3D printing or additive manufacturing technology is lauded for its seemingly limitless potential, enabling us to print everything from shoes, medicine, to replacement human organs, and even firearms. How can Singapore safeguard its gun-free environment without smothering innovation?
By Vincent Mack Zhi Wei and Tan Ming Hui*
On August 28, 2018, Cody Wilson, founder of a company that builds 3D printed guns had begun selling the weapons’ blueprints to circumvent a court order that prohibits him from giving them away for free.
Described as “downloadable death”, 3D printed guns are one of the latest security challenges that stem from the additive manufacturing technology. If these plans are widely circulated, anyone with access to a 3D printer could potentially have access to a gun. Guns printed from plastic could bypass metal detectors and could be utilised by criminals and terrorists intended on causing trouble, be it on a plane, in a crowded area, or a government office. This poses several security implications, especially for a gun-free country like Singapore.
Cause For Concern?
Singapore is one of the safest countries in the world, with one of the strictest gun control laws. The 1973 Arms Offences Act criminalises anyone for unlawful possession of a gun or ammunition with imprisonment and caning. The death penalty also applies to anyone using or attempting to use arms, and may also apply to traffickers.
Under the Arms and Explosives Act, manufacturing or attempting to manufacture any arms or the components without a licence is also a prosecutable offence. 3D printing technology and the sharing of gun blueprints on the Internet, however, have raised the possibility of troublemakers downloading and printing firearms in the privacy of their own homes, escaping detection.
There are however some arguments against the viability of 3D printed guns, especially in the Singapore context. First, current 3D printing technology is not advanced enough to manufacture guns at a consistently high quality. In fact, a gun printed from low quality plastic cannot survive sustained firing and lacks accuracy, unless one buys a much more expensive 3D printer capable of printing metal, or print with high grade plastics. Second, not everyone operating a 3D printer can do so skillfully enough to produce a functional high quality gun. Third, guns require bullets, and both cannot be purchased in the Singapore context.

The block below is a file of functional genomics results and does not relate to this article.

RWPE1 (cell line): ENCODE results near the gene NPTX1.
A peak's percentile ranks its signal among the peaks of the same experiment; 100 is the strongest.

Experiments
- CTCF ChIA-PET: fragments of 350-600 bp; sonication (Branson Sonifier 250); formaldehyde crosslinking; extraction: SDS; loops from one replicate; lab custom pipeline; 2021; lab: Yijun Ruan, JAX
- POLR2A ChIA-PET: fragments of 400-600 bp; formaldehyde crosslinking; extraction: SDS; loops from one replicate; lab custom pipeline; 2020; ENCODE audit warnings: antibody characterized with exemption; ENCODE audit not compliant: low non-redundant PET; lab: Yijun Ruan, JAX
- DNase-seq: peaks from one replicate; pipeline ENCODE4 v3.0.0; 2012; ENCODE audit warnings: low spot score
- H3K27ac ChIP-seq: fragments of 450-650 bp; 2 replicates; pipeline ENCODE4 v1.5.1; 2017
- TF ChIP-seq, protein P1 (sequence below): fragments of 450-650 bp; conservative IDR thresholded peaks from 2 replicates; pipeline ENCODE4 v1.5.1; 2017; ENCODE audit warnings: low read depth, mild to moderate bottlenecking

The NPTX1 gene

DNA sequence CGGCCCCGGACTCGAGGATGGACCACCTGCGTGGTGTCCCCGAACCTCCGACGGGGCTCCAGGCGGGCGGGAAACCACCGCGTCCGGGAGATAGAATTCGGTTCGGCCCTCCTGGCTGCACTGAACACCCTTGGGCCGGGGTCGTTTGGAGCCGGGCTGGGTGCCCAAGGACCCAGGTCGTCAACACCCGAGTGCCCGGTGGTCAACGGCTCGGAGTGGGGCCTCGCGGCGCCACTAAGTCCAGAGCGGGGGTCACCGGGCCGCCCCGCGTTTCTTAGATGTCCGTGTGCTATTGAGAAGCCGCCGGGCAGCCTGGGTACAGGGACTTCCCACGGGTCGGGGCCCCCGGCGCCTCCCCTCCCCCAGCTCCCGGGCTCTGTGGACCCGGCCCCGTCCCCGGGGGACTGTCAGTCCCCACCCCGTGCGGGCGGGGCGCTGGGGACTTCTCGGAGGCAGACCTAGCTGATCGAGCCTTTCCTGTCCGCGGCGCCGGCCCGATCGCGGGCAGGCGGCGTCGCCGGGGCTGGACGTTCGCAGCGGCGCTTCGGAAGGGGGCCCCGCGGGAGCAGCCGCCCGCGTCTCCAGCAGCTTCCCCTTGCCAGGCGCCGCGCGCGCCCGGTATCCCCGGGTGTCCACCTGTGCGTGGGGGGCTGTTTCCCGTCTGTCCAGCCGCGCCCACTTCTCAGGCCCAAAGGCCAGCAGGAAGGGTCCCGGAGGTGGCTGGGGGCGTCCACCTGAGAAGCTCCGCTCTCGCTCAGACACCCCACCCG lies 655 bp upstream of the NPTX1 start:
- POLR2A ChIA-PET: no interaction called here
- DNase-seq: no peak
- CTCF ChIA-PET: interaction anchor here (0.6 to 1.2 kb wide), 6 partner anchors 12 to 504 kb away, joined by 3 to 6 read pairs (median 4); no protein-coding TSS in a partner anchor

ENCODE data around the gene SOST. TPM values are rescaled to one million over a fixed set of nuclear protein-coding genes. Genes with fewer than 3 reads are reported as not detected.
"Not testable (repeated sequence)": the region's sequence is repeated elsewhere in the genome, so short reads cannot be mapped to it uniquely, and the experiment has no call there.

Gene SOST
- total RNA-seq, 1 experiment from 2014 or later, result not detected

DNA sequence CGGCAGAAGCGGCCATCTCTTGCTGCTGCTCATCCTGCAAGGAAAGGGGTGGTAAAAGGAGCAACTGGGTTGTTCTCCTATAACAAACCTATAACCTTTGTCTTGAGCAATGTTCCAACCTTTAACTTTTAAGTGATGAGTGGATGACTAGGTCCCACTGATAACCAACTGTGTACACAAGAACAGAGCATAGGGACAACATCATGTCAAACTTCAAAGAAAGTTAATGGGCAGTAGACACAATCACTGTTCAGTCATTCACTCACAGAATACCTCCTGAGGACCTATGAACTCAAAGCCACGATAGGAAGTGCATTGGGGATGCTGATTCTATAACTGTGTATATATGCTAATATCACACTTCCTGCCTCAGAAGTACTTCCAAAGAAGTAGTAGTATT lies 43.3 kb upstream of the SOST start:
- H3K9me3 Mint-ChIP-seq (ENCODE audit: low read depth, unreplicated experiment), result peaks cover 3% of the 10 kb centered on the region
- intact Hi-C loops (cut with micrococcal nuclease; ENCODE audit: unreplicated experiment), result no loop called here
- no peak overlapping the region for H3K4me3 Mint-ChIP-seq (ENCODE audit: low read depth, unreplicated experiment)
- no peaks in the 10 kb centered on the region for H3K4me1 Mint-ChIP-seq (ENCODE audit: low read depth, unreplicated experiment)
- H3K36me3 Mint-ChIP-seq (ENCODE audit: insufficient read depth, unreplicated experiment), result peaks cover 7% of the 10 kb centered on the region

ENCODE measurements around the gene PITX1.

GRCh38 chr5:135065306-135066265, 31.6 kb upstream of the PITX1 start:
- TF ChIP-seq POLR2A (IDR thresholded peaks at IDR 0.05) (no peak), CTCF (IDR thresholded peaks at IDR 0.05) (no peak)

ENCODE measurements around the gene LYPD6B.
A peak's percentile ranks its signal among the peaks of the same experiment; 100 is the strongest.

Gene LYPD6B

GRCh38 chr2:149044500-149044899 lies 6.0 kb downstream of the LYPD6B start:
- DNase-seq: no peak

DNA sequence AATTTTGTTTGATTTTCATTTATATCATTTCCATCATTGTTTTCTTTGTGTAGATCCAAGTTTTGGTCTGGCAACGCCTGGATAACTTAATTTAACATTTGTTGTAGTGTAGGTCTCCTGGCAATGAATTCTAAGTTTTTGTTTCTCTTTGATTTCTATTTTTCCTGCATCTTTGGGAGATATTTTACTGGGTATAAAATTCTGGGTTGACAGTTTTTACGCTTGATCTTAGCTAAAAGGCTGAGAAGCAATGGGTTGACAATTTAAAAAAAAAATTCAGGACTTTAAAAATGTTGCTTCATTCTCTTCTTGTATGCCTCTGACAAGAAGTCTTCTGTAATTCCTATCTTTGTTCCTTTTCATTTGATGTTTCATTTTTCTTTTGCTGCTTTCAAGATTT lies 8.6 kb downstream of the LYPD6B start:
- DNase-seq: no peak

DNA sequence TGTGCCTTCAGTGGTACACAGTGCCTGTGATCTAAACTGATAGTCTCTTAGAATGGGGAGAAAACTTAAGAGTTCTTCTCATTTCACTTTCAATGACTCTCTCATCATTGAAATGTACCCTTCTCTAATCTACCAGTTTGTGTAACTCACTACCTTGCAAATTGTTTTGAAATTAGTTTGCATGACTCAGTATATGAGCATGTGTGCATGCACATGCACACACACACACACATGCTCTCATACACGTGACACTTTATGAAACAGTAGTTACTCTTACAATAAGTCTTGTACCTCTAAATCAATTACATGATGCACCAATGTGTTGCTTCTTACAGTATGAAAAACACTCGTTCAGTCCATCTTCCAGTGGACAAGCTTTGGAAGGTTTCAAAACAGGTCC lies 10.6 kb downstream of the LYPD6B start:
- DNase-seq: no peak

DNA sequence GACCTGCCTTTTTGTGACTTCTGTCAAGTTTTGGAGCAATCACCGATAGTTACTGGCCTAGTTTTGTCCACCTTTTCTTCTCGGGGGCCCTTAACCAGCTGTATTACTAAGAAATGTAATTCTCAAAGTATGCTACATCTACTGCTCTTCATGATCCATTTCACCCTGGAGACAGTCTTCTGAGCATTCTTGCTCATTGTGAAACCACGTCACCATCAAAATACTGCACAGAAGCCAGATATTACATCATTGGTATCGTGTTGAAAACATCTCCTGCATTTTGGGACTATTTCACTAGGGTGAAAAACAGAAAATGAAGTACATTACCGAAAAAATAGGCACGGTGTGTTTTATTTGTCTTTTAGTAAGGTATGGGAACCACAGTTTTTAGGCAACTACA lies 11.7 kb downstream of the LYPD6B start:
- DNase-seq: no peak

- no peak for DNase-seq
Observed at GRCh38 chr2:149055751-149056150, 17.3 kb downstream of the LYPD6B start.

While the current state of 3D printing technology dissuades all but the most ardent and motivated people from manufacturing firearms, the risk that a small minority might attempt the feat still exists, as already demonstrated by Cody Wilson. The ban on ammunition sales may not dissuade aspiring gun manufacturers as it is even possible to manufacture bullets privately. With the rise in education levels coupled with instant connectivity to the internet today, someone equipped with adequate chemistry knowledge and Internet search skills could easily research the technique. Thereafter, he or she could attempt to produce crude gunpowder from basic household items.
The current state of 3D printing technology in its transitional phase. At this time, 3D printing guns is not that easy or accessible, and printed guns tend to be of very low quality. Nevertheless, when fired at a close range, 3D printed guns can still produce serious or even fatal injuries. Furthermore, with rapidly advancing technology, it is not unforeseeable that 3D printed guns will become a larger threat to public safety and national security in the near future. This necessitates sensible policies to address both short term and long term risks and challenges.
At this transitional stage, policies would need to address several dimensions − notably the supply of raw materials necessary to build guns, and the monitoring of 3D printers capable of manufacturing these guns.